end chance. Coverage will diminish from W-NW to E-SE during the
late evening and overnight hours, with slight chance/chance
probabilities for the post-midnight period.

There are hints of low stratus per soundings and certain MOS
guidance and even 30% SREF probabilities of fog late tonight.
But condensation pressure deficits don`t appear low enough, so
no mention of reduced visibilities over land areas at this
time.

The temperature curve has been greatly altered due to the
extensive convection and the resulting diabatic cooling. But
due to the lack of any CAA behind the front we don`t foresee
anything any lower than the lower or middle 70s for minimum
temperatures.

&&

.SHORT TERM /6 AM MONDAY MORNING THROUGH WEDNESDAY/...
A cold front is expected to move southeast through the area early
Monday before stalling just offshore through Tuesday, then pushing
farther southeast Wednesday as high pressure builds from the
northwest. Rain chances will remain elevated Monday for most areas
except toward the Pee Dee/Midlands as the deeper moisture/forcing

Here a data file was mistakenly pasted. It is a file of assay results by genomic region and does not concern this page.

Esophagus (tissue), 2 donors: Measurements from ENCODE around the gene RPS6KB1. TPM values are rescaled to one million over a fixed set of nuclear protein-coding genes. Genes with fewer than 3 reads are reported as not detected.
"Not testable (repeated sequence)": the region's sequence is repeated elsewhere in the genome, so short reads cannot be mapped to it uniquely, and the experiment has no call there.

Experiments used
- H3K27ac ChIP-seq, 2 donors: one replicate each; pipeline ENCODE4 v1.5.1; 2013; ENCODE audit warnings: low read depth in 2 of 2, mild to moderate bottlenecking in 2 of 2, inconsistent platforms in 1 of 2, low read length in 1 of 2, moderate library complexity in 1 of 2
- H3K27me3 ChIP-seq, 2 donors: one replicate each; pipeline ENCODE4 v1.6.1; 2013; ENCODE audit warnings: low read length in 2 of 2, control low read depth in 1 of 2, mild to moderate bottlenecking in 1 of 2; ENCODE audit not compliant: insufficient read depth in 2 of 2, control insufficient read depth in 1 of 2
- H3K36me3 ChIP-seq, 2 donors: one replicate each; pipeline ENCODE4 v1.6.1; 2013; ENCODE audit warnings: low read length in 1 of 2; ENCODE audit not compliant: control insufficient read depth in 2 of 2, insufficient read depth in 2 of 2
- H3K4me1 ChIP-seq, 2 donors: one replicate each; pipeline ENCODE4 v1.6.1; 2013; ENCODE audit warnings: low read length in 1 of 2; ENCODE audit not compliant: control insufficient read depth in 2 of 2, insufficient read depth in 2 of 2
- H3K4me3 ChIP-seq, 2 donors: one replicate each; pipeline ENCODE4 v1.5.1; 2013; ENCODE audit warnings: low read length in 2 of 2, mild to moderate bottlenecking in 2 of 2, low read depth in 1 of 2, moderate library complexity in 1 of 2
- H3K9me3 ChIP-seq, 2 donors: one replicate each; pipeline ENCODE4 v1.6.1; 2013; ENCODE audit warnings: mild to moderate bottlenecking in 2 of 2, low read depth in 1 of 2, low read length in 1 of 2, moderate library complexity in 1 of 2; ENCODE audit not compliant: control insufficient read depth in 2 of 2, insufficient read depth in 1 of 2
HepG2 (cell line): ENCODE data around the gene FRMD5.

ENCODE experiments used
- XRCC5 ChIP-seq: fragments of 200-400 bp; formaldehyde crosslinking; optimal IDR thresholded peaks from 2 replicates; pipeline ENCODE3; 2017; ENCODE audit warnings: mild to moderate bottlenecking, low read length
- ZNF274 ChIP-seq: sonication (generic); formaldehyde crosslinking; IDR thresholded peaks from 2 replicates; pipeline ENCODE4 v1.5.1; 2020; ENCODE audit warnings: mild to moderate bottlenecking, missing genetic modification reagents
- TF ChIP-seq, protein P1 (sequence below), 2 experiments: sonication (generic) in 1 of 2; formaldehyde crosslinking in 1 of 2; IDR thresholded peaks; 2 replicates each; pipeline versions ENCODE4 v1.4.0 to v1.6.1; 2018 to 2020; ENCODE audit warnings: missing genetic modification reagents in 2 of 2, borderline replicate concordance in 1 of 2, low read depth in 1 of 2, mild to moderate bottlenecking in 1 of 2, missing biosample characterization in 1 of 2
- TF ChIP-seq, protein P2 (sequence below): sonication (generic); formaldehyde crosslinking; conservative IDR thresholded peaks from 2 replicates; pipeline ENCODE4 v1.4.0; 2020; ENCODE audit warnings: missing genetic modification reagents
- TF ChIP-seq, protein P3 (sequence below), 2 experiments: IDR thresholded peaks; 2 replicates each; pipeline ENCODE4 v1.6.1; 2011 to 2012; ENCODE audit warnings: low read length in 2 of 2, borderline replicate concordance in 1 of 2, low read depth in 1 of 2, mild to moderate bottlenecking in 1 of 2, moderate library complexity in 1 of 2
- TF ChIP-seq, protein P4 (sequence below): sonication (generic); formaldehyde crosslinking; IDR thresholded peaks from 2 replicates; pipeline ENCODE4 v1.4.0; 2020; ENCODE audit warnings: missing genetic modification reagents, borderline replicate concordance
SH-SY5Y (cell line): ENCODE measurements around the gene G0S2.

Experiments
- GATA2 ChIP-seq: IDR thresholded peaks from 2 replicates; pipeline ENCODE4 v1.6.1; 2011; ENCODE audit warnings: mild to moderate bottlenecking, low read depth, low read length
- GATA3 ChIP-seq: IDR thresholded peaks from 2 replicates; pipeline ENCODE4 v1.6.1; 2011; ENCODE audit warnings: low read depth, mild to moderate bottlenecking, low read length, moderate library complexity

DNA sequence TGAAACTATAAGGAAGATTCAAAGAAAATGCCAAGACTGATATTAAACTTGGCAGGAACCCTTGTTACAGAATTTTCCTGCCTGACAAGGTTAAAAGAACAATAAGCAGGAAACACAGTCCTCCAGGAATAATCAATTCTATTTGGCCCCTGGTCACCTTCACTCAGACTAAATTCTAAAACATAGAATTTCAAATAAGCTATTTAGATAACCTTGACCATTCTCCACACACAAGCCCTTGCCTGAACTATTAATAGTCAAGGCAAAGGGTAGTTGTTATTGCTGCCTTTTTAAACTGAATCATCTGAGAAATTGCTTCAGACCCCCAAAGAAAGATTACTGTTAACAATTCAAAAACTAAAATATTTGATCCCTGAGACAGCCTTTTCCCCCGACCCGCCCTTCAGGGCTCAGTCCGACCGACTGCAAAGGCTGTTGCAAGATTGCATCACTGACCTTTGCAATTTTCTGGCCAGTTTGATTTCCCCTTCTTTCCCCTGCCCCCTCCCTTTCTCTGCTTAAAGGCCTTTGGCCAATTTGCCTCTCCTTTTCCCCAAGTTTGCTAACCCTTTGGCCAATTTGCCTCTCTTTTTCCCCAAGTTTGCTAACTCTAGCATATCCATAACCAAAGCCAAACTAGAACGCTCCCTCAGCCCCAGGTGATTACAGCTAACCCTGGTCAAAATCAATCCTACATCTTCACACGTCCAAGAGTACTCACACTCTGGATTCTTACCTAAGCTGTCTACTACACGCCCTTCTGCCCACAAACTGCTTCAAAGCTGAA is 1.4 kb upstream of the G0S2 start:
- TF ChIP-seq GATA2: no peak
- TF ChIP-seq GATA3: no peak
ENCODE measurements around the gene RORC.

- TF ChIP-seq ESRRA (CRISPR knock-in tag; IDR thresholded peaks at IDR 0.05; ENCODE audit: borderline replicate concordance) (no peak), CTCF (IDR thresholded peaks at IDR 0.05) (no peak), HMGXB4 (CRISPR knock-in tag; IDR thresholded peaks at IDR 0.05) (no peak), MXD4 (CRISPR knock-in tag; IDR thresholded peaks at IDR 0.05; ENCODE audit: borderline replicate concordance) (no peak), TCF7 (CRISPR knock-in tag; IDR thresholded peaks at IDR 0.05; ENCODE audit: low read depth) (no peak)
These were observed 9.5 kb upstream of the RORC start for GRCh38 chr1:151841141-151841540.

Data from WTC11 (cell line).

begins to shift offshore. Low rain chances for generally light
precipitation will continue however into Wednesday, although by
Wednesday chances will mostly be confined to the GA coast where
coastal convergence will be enhanced. Otherwise temperatures will
warm to near normal into Tuesday before the drier and cooler air
mass arrives for Wednesday.

&&

.LONG TERM /WEDNESDAY NIGHT THROUGH SUNDAY/...
The center of High pressure will move offshore of the NC Outer Banks
Wednesday night, and drift further east and out to sea through
Saturday. Southerly flow will develop across the Southeast during
this time period. Temperatures will trend back to normal and
moisture will increase, bringing a return to the typical summertime
shower/thunderstorm pattern. The risk of showers/storms appears to
increase each day into the weekend.

&&

.AVIATION /20Z SUNDAY THROUGH FRIDAY/...
There remains a high probability of SHRA/TSRA impacting both
terminals into this evening as a cold front sags into closer
proximity to the terminals, with MVFR and possible IFR most of
the time through 02-03Z Monday. Occasional heavy rains and maybe
even some moderate wind gusts will occur in the convection
through 22-23Z.

There are indications of low stratus late tonight into Monday
morning, but probabilities are low enough where we don`t need to
show anything worse than scattered clouds around 1500 ft at this